Alex Munoz knows that his shop was one of the lucky ones.
Munoz, manager of Hardy Collision Center in Houston, said the 18,000-square-foot shop closed for four days to ride out Hurricane Harvey. The shop reopened on Wednesday with a skeleton crew, and was back at mostly full strength on Thursday.
Considering that the shop came out of the hurricane unscathed, however, Munoz gladly will take a few days of lost business.
“We’re very blessed,” Munoz told BodyShop Business.
Munoz had been expecting the worst. Hardy Collision Center is on the Hardy Toll Road, which is “notorious for floods along the service roads.” When the rains came, Munoz and his father, who owns the shop, watched nervously on their phones as surveillance cameras captured the events unfolding outside the shop.
“We could see the water elevation continuing to rise, and kind of flirt with our shop, trying to make its way in,” Munoz said. “But thankfully we weren’t affected – just a couple of branches and leaves that we had to clean up.”
At this time, we don’t know the full extent of the damage to collision repairers in the Houston area. Munoz said he knows of a few shops that were still underwater as of Thursday, and he expressed heartfelt “thoughts and prayers” for them.
Service King closed all 22 of its Houston-area locations during the hurricane. As of Thursday, its facilities in Baytown, Fort Bend, North Pearland and Westpark remained closed.
“The Service King family of repair centers extends its sincere compassion and prayers to all of our customers, employees and partners impacted by catastrophic flooding and storm damage as a result of Hurricane Harvey,” Richardson, Texas-based Service King said on its website.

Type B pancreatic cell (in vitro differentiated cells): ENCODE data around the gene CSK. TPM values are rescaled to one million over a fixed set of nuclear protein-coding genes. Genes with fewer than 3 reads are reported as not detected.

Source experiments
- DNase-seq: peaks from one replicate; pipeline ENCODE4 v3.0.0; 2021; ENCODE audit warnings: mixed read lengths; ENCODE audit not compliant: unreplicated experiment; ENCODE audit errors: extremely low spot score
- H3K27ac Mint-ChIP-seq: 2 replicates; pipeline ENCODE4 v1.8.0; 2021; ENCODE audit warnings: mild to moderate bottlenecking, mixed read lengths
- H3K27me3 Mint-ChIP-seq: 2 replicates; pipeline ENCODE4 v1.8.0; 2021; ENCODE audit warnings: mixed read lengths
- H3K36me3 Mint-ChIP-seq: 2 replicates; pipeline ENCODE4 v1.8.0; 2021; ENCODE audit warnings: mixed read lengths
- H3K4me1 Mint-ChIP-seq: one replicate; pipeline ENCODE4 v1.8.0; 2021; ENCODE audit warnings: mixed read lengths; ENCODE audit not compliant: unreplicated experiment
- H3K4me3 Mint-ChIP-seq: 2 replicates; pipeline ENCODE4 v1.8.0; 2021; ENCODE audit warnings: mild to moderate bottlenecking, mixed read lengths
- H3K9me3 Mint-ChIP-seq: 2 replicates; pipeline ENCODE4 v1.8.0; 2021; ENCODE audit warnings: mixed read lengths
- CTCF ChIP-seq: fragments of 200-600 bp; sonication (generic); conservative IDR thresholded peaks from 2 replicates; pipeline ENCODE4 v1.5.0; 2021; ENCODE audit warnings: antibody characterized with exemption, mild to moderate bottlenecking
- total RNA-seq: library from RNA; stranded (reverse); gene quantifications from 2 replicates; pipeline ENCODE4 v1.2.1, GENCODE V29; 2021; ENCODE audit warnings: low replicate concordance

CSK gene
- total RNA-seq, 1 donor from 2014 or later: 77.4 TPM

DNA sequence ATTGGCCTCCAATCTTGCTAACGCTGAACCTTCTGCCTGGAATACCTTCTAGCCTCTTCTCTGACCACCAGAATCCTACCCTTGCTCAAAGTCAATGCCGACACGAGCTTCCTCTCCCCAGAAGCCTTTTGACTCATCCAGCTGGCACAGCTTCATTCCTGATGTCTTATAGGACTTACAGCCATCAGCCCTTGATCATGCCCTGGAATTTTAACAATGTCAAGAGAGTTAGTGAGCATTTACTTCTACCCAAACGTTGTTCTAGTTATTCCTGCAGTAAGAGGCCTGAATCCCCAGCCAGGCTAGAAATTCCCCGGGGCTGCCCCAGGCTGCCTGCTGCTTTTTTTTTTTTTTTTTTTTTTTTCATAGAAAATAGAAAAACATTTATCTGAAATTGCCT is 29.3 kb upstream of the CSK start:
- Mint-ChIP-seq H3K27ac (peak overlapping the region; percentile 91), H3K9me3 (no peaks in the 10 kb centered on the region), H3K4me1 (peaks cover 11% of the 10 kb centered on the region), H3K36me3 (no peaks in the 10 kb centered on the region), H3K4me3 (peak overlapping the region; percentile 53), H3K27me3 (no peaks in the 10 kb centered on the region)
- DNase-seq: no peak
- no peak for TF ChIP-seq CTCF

Although none of Hardy’s 17 employees were injured during the hurricane, some of them had flooding in their homes, and a few were without power as of Thursday, according to Munoz.
Even so, employees starting calling Munoz the day after the worst of the storm to ask when they could come back to work and repair customers’ in-process vehicles. He also noted that some team members have taken in displaced neighbors and family members to help out.
“It just reminds me that we have a great team working for us here,” Munoz said.
The Houston Auto Body Association said many of its members likely “have been severely impacted by the storm.”
“We are, of course, continuing to pray for the safety of our members and stand ready to support in rebuilding of any businesses that may have been lost,” the association said in an email blast.
Over the past week on social media, collision repairers have extended thoughts and prayers to those in Hurricane Harvey’s path.
Many have expressed their desire to help. To that end, the Society of Collision Repair Specialists urged its members to donate to the Collision Industry Foundation (CIF), which was established in 2001 to provide emergency relief for collision repair professionals.
“The CIF came to the aid of hundreds of people and families in our industry after Hurricane Katrina, and they have the opportunity to do the same now through your generous participation,” the trade association said in an email blast.
Among the many examples of the foundation’s work, CIF recently donated $2,573 to a body shop worker in West Virginia whose home was devastated by flooding.
To donate, visit the Collision Industry Foundation website. Also, by making purchases on smile.amazon.com instead of Amazon.com, and designating CIF as your charity, Amazon will donate a small percentage of the proceeds to the foundation.
Mike Jones, president of Houston-based Discover Leadership Training, urged people to donate to the American Red Cross via Discover’s website.
As Houston body shops and residents rebuild in the wake of Hurricane Harvey, we’ll undoubtedly see the generosity of the industry in full force. Thursday, for example, the Auto Care Association said it had donated $10,000 to the Automotive Aftermarket Charitable Foundation to help industry stakeholders affected by the hurricane.
“Hundreds of auto care suppliers, retailers, distributors and service providers were in the path of the devastating Hurricane Harvey,” said Bill Hanvey, president and CEO of the Auto Care Association. “Our thoughts and prayers are with those living the reality of this disaster, and we hope that our contribution can help make a difference and encourage others to help as well.”
While the Houston Auto Body Association foresees “a long road ahead of us,” the trade group offered a message of hope to its members.
“It may not be easy, but we will persevere in the end,” the association said. “We are Texans after all!”